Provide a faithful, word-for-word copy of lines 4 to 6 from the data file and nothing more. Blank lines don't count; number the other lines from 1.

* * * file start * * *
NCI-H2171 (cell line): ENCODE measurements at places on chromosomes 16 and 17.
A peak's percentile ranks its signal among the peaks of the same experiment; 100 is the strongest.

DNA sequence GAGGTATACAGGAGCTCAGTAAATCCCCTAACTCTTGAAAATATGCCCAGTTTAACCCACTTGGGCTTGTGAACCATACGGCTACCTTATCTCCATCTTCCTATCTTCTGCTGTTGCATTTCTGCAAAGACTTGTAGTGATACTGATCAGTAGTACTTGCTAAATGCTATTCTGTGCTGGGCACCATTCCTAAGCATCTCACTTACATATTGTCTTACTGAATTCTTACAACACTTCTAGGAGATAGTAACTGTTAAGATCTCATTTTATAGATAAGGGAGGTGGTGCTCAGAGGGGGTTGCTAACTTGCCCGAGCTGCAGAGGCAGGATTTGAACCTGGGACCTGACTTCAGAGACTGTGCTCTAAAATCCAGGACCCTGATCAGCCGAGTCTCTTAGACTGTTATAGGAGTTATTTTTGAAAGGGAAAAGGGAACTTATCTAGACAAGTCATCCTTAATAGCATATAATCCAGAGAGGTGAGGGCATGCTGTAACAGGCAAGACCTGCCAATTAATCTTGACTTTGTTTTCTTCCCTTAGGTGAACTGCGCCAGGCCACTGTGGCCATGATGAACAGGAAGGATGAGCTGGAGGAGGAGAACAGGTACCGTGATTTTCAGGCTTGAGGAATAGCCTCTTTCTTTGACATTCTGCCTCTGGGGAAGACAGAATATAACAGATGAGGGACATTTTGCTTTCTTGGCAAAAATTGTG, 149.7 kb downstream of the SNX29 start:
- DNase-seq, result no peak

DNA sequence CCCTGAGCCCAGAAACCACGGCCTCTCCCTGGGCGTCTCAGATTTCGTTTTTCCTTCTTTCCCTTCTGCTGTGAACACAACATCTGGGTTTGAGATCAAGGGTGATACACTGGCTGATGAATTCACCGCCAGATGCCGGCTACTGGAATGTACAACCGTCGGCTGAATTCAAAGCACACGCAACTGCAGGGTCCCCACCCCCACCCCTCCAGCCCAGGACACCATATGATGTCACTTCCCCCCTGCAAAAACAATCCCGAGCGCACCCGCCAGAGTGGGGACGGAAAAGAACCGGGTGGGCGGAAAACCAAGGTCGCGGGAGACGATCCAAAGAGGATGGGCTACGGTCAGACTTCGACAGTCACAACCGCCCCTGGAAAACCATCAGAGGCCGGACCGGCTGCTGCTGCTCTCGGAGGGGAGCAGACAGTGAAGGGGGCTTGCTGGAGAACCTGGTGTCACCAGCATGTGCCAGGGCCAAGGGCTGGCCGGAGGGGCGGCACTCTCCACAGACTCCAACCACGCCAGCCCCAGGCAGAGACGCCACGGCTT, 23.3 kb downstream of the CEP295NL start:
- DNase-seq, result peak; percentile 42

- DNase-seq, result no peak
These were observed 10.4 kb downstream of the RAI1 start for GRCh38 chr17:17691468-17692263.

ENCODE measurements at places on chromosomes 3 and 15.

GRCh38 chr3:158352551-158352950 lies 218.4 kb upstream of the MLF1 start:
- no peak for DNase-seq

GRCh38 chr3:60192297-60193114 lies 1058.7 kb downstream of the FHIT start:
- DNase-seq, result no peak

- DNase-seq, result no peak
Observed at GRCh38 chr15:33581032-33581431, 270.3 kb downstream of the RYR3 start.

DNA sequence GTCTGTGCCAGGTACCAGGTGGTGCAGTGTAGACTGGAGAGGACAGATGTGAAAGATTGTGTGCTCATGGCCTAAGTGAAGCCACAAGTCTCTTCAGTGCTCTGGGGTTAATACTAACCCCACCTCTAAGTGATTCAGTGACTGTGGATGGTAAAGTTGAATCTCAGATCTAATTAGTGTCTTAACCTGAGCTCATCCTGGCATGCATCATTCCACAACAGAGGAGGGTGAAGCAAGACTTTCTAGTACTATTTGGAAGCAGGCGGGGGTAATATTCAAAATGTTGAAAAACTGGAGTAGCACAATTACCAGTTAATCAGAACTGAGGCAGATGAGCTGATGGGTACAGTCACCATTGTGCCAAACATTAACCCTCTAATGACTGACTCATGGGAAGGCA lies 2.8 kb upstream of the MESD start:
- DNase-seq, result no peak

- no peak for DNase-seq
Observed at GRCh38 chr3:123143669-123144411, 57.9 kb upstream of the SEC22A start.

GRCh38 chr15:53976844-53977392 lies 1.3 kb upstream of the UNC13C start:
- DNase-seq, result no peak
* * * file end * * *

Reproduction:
- DNase-seq, result no peak

DNA sequence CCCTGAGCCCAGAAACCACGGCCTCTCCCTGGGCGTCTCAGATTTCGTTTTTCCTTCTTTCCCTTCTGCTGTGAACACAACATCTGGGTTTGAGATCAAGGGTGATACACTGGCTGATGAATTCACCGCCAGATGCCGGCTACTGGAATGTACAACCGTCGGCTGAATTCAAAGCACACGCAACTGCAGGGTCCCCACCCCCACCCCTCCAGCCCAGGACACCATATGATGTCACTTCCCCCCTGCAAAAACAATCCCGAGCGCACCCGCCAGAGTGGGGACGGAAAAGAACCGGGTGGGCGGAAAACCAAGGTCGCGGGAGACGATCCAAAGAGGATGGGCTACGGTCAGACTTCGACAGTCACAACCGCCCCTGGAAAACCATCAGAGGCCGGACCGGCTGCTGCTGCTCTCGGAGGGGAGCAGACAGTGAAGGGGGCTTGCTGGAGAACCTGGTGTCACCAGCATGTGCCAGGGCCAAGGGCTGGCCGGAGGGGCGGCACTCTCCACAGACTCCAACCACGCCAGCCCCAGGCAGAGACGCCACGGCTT, 23.3 kb downstream of the CEP295NL start:
- DNase-seq, result peak; percentile 42